Writing on consecutive days about getting information from the new media and the Ron Paul campaign, a curmudgeon cannot help but reflect on how those things go together. Regardless of whether or not you agree with the (I think) questionable polling techniques of the Paul campaign, you have to admit that their grip on the Web as an instrument of politics is very firm. As more and more people embrace the technology, the Ron Paul model will become increasingly important in politics.
But it is not only politics. It is everything about how we get our information. Take Wikipedia as another example. There are people that say an encyclopedia that anybody can edit cannot be correct; another group maintains that an encyclopedia like that is more likely to be correct. Give the current sad state of textbook production, which is done by committee and mainly for political reasons, how can people possibly say that Wikipedia is worse than what we have now?
And even as the Ron Paul people take advantage of less-than-ethical polling practices, if indeed you agree they are, it is irrefutable that people are getting more and more of their news and information from the Web. In a way, that makes the Paul supporters the wave of the future, though one would hope that as another campaigns match the Paul team Web expertise, certain checks and balances will be established and maintained. If nothing else, as I told a reader in the comments, it is going to be more difficult to control a majority of voter that it is to control the current Paul one percent.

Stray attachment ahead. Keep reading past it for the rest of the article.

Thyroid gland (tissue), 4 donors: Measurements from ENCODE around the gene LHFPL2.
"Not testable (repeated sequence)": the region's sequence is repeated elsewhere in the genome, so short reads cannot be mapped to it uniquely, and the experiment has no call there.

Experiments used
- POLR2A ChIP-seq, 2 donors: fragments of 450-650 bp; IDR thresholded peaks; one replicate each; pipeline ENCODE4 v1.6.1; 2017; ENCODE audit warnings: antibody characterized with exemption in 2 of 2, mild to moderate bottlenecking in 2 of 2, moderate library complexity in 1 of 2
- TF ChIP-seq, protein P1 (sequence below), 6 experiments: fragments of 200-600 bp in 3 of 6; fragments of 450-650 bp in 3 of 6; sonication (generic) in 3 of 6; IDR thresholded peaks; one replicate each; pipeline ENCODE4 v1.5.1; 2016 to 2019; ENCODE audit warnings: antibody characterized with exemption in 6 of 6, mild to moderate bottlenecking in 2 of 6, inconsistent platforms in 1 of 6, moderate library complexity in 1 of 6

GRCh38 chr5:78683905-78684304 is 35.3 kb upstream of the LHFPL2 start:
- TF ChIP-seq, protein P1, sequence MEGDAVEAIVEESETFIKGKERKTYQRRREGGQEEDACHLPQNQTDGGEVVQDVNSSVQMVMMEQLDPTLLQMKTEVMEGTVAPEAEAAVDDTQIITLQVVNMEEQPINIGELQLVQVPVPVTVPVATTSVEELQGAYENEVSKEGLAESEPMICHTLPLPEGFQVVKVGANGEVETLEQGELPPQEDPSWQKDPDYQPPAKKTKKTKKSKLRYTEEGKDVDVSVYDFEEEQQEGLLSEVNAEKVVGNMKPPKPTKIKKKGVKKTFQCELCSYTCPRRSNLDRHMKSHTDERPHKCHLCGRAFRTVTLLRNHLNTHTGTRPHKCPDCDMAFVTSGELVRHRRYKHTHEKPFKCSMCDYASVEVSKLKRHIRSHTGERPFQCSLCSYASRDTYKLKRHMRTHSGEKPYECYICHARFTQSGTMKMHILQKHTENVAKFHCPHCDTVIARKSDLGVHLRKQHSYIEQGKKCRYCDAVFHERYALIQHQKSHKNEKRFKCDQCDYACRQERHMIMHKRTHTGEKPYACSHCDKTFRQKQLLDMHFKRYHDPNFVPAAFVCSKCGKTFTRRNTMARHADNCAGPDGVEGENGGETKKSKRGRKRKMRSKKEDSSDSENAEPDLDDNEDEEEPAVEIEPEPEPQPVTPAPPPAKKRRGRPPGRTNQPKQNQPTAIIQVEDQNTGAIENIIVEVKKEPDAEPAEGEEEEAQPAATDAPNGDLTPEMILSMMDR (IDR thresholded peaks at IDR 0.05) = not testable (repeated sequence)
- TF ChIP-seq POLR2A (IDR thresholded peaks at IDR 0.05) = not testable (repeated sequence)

Nor do I think that the commenter, Fluffy, was correct in his/her assessment of the role of older people in the process. He/she was certainly incorrect in his/her snide comments about older people. I can’t tell you how many older people that I know, beside this old curmudgeon, that are of or nearing retirement age and are nonetheless adept at, and have embraced, the use of internet and Web tools. It is more likely that a 25-year-old will be comfortable with the Web than a sixty-year-old, but it is by no means a hard and fast rule. As just a single example, it is likely that I have been involved with computers for longer than Fluffy has been alive, and with the internet for longer than Fluffy has had email.
That said, the embrace of the internet will continue to grow as people are raised with it. Whether book and newspaper publishers like it or not, current and future generations will continue to embrace new technology, and will probably replace paper books and newspapers with new technology, at least to the extent that we have already replaced brick and mortar stores with on-line shopping. It is inevitable.
Furthermore, I believe that it is good. There will certainly be problems as the old is phased out to make way for the new. That is inevitable and has been an issue for as long as human society has been evolving. That does not mean that the world is going to hell in a hand-basket. It just means that our society continues to grow and change. I am a believer in Darwin, and I also firmly believe that societies evolve for the better.